There were two illusions that had ensnared the people. First, that all church members were believers and were on their way to heaven [this illusion and delusion is still very prevalent, is it not? In the Lutheran denomination and in others like it people believe that infant baptism or some other form of it will save their souls, and they can live like the devil too, they are still saved and going to heaven!--Ed.]. The other, that if the pastor had been educated at Oxford or Cambridge he was qualified to be a minister of Jesus Christ [I was in the conservative Quaker church in Oregon, where education was so highly esteemed, that degrees put you in the pulpit, not necessarily the Spirit of God; and I understood that it was education and degrees and seminary training that qualified a man to be a shepherd of the flock--that was primary, and without these credentials, you might as well forget being one, nobody was going to listen to you! This was the subtle arrogance of the university elite that had crept into the church, and for all I know it is still going strong in contemporary Quakerism, with George Fox University in Oregon being touted as the best in the whole country in its class, when actually it may not be producing one true woman or man of God who is truly called of God to bring the word or to lead a flock of God or prophesy or do the other things Christ has commanded us to do as his disciples.--Ed.]. As Fox studied the scripture he began to see the folly of such teaching [which goes to show that many of those who call themselves Quakers today often are the least like him in spirit and practice!--Ed.]. Then he was further led to see that what people called the church was not the church at all. It was God's people who made up the temple of God. The so-called church buildings he called Steeplehouses. It was not uncommon for George Fox to stand up at the close of a church service and challenge the messenger that had spoken or the people who were listening. Pandemonium followed and then the jailhouse. But he did get their attention.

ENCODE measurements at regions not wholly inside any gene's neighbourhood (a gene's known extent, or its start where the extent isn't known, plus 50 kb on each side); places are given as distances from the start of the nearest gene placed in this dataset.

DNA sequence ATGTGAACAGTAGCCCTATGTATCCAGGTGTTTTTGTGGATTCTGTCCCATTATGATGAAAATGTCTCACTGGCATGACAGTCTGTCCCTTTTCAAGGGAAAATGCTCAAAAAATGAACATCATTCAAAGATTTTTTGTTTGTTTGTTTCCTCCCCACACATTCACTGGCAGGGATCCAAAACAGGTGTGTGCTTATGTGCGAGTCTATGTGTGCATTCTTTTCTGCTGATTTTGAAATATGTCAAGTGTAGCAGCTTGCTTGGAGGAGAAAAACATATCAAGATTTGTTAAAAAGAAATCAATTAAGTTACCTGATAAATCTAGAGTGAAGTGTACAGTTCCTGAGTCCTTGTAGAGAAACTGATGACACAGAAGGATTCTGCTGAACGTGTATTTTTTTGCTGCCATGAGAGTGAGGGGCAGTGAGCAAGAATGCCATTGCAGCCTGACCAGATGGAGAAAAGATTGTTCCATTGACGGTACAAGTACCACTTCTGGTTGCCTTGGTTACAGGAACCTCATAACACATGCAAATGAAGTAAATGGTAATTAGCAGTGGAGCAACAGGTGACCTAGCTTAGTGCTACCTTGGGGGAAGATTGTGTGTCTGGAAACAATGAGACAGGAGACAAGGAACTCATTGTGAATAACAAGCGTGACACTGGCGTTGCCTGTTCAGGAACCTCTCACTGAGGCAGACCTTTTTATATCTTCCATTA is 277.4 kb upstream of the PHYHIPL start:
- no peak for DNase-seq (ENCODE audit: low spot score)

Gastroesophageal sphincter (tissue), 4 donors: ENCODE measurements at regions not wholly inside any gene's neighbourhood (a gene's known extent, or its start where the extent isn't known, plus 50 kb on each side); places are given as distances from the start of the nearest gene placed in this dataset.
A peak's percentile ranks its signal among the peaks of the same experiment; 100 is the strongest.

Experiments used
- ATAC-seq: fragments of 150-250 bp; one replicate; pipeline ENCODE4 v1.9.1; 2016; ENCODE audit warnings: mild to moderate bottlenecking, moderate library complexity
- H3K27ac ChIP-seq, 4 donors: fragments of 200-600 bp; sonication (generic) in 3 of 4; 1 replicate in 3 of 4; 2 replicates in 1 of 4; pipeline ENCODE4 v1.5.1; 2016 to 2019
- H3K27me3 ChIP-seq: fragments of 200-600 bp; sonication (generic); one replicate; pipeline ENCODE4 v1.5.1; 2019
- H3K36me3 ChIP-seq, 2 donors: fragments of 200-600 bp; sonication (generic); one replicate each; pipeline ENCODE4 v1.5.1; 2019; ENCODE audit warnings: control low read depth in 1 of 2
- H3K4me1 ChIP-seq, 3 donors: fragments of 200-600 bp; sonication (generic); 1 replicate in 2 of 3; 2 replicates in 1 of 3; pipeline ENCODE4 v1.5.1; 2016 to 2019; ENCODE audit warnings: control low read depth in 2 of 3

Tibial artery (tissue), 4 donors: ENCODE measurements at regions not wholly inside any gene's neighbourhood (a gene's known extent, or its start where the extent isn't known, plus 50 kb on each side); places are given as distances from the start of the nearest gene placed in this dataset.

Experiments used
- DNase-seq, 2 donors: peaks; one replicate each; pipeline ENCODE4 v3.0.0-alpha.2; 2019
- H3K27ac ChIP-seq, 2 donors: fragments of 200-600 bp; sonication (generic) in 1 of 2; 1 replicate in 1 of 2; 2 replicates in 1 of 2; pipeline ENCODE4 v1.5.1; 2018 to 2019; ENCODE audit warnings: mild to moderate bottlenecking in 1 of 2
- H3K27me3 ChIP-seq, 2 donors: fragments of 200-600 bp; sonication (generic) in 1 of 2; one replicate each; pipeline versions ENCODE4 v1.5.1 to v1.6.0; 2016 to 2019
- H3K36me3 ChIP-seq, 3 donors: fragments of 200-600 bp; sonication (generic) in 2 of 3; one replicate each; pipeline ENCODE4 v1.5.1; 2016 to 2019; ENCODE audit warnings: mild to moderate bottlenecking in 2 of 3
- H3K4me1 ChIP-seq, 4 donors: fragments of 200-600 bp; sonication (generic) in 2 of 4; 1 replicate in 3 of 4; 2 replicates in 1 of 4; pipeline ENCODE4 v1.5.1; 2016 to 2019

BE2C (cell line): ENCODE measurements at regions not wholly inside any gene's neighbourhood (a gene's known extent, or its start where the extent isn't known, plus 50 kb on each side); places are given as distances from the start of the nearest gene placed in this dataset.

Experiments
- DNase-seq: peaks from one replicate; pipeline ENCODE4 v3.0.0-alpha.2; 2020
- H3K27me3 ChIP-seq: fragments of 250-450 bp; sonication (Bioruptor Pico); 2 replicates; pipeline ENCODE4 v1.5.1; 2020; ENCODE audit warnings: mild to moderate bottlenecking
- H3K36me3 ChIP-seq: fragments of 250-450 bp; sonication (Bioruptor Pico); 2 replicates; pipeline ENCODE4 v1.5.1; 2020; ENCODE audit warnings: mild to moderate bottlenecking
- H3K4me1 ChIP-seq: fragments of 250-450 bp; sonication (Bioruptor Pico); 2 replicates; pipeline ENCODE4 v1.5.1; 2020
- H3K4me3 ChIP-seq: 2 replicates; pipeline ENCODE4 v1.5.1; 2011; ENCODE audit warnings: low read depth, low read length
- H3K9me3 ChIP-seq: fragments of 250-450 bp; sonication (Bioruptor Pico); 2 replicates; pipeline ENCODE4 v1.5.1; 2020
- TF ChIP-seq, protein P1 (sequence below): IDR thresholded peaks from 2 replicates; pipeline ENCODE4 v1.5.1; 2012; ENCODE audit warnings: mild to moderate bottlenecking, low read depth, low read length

From no followers at all in the beginning he slowly gathered a people so totally changed and committed that the authorities were hard pressed to know what to do with them [sounds like the days of old Rome again, or the time of the Reformation under Luther's leadership!--Ed.]. They were disturbers of the peace, but only beclause of their righteous lives condemned those about them. Consequently, many of them went to prison. No religious renewal, as far as we know, had such a large percentage of its constituency behind prison bars. It is estimated that in 1662, no less than 4,500 Quakers were in prison in England and Wales. The persecution was even more severe in America.
The world owes a debt of gratitude to Fox and his followers. They spoke out against slavery 200 years before anyone else. They have consistently been opposed to carrhying arms.
(It may interest the reader to know that Quakers never lost a man, woman or child in the Indian uprising of our country.)
They were also the early champions of women's rights. Consequently, many of the women became evangelists, ministers and teachers int he work of God.
George Fox was not a leader except by his example. No attempt was made to organize his followers for many years, yet the Friends, as Quakers were also known, made a tremendous contribution to the ongoing cause of Christ by garnering in the poor, needy, and hungry and discipling them into becoming true followers of Jesus Christ.--C.B.F.